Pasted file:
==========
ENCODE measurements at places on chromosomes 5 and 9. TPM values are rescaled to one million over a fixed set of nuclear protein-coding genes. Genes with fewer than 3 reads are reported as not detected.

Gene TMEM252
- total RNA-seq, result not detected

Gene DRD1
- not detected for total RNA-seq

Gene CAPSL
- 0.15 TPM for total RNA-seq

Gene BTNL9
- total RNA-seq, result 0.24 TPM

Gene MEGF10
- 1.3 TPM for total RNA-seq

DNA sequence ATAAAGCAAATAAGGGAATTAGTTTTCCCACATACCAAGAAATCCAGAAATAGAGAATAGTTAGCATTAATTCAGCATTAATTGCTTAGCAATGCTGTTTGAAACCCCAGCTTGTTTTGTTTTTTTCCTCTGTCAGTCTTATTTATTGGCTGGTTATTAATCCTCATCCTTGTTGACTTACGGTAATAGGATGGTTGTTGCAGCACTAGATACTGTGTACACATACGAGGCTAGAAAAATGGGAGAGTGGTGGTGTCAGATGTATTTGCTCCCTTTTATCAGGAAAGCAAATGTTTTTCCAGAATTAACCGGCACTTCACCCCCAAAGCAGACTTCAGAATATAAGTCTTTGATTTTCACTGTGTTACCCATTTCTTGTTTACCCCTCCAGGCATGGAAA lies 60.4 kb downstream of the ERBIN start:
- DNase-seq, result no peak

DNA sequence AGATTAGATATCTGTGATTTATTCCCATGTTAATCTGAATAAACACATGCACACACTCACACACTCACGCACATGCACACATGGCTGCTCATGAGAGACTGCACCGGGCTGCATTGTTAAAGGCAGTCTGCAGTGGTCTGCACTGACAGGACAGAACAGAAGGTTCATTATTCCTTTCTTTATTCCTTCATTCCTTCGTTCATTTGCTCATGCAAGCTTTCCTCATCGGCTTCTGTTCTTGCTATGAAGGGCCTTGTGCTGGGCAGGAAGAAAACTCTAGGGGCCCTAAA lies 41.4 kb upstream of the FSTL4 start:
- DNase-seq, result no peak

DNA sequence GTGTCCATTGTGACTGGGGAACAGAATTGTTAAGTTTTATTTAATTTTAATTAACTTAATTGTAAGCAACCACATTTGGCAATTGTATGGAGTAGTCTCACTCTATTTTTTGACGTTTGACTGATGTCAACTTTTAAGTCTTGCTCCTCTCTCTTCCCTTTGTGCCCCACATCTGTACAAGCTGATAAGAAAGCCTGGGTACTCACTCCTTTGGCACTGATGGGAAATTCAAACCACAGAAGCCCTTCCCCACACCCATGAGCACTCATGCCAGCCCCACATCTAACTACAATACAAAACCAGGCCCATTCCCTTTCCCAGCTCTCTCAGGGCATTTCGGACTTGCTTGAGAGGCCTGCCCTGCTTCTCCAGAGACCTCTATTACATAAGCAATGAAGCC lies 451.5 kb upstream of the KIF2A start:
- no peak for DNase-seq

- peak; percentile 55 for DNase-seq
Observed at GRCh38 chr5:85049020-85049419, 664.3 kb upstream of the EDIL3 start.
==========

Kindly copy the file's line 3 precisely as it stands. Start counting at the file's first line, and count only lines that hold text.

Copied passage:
- total RNA-seq, result not detected